White collar investigations necessarily impact many different people. Federal and state white collar authorities use three different labels to categorize the individuals and companies they interact with: target, subject, and witness. The Department of Justice’s policy is to inform individuals where they fall on the spectrum—target, subject, or witness. The differences are incredibly important.
On one side of the spectrum is a target. An example of a target is the executive who orchestrated financial fraud, or the suspect who pulled the trigger. If you are a target, that means the government believes there is substantial evidence that you have committed a crime. Criminal charges are likely and a grand jury may have already been empaneled. A target needs to be advised about his or her Fifth Amendment rights against self-incrimination and will need to vigorously exercise those rights.
On the other side of the spectrum is a witness. Examples of a witness include the individual who lost their money, or the victim to the shooting. This person has knowledge about the crimes but isn’t directly involved in the criminal acts. A witness is typically asked to sit for interviews with government agents and/or testify before a grand jury.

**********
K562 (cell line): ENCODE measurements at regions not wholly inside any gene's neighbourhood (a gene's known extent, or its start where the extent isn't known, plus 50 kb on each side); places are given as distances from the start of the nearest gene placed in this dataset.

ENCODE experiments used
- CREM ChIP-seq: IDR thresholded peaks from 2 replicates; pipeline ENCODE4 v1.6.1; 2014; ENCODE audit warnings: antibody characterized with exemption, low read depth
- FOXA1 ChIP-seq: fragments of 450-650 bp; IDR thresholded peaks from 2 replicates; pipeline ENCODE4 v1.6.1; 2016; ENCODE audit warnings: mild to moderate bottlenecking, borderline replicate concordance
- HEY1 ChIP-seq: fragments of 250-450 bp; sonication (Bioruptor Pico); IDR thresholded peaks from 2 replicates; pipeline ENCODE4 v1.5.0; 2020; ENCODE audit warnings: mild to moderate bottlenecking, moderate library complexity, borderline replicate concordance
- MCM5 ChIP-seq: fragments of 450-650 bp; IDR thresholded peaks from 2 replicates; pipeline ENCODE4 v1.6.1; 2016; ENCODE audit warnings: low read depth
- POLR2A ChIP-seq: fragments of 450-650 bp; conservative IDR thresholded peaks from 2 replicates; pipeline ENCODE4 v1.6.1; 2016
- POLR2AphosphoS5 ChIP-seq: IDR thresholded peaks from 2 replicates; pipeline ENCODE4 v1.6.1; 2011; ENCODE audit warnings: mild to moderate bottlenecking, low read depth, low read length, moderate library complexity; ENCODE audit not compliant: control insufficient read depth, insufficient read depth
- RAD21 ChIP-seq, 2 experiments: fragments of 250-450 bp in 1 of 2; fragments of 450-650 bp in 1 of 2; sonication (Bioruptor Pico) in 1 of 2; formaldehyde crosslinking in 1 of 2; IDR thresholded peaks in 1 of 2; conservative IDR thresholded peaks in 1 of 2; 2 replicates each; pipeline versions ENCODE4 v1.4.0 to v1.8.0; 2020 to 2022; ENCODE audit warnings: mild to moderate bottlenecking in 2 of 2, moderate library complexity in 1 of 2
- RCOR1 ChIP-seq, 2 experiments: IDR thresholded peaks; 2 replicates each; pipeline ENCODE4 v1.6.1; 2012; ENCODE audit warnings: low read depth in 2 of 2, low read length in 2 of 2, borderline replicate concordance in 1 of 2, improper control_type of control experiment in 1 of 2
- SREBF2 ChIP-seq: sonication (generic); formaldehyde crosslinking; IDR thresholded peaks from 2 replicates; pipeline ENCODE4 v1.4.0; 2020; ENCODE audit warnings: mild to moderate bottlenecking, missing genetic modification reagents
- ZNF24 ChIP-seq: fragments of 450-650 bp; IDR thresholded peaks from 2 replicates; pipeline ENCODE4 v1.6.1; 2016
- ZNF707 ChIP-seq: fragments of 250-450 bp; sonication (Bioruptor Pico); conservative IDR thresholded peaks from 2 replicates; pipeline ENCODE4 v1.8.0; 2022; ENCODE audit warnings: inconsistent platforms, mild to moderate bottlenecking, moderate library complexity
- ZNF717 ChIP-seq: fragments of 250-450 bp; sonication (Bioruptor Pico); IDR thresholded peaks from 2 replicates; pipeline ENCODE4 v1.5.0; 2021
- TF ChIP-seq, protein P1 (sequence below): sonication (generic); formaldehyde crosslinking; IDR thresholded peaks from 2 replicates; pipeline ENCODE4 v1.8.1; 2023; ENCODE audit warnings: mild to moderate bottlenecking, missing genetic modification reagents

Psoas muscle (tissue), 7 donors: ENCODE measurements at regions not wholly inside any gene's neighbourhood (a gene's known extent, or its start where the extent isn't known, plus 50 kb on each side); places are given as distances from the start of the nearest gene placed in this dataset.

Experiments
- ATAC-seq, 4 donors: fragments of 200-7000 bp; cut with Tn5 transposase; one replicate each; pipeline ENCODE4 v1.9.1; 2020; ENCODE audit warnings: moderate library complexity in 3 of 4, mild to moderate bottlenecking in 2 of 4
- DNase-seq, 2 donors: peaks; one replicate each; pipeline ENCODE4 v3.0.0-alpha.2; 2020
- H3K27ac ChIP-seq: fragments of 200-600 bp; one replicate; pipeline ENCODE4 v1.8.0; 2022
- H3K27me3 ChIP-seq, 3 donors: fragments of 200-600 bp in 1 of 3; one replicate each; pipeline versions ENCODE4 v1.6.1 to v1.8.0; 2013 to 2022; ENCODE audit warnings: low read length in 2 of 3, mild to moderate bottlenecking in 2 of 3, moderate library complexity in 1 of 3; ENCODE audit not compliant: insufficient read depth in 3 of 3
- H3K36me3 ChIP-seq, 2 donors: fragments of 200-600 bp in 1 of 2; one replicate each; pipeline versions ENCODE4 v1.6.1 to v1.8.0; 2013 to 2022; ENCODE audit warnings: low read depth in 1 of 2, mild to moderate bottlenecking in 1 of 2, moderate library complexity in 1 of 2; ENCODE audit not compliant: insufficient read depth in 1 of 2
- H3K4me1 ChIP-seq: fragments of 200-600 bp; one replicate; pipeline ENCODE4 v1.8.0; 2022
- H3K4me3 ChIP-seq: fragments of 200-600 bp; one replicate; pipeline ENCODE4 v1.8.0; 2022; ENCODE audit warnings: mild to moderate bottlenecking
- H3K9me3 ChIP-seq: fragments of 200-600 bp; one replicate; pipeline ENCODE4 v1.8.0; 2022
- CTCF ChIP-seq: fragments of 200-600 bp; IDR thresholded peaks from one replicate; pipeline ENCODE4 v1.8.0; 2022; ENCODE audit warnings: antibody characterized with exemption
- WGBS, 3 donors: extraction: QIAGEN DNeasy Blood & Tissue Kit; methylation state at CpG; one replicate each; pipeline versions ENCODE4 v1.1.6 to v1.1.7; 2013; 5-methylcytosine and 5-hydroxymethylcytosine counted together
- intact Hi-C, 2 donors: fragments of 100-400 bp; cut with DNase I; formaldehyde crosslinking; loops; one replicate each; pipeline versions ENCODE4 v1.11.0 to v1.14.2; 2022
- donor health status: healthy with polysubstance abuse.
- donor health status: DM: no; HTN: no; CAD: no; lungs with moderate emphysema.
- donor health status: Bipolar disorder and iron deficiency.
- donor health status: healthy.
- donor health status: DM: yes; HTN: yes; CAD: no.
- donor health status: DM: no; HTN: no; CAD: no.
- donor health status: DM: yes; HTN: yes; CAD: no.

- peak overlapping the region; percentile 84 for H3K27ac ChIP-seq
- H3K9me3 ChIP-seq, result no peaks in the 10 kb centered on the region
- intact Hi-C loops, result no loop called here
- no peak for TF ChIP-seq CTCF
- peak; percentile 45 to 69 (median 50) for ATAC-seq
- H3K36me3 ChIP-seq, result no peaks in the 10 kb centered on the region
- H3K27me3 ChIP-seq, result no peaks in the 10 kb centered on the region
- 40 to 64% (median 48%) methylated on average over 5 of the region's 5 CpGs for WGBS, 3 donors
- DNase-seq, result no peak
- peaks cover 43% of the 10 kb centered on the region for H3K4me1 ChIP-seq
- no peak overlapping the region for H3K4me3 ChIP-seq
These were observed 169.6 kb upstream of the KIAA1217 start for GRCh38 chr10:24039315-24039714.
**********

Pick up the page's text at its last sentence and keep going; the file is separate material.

In the middle is a subject. The subject can be thought of as the accountant who processed bad checks, or the person who was in the room when the trigger was pulled. This is the individual who has important information and whose conduct falls within the purview of the investigation. The government sees this person’s behavior as potentially suspicious, but the extent of their involvement is unknown. When representing a subject, counsel must carefully analyze and advise on any potential criminal liability. The goal is to keep the subject from moving into the target category and, ideally, move that person into a witness category.
These categories are not fixed. They fall on a spectrum and are fluid. Thus, it’s very important for individuals to know their rights and their options.
Matthew P. Massey is a Partner in the White Collar, Government Investigations, and Special Matters Group. He is a former Assistant U.S. Attorney with the U.S. Attorney’s Office for the District of Columbia and represents businesses and individuals in high stakes matters including federal criminal defense and white collar crimes.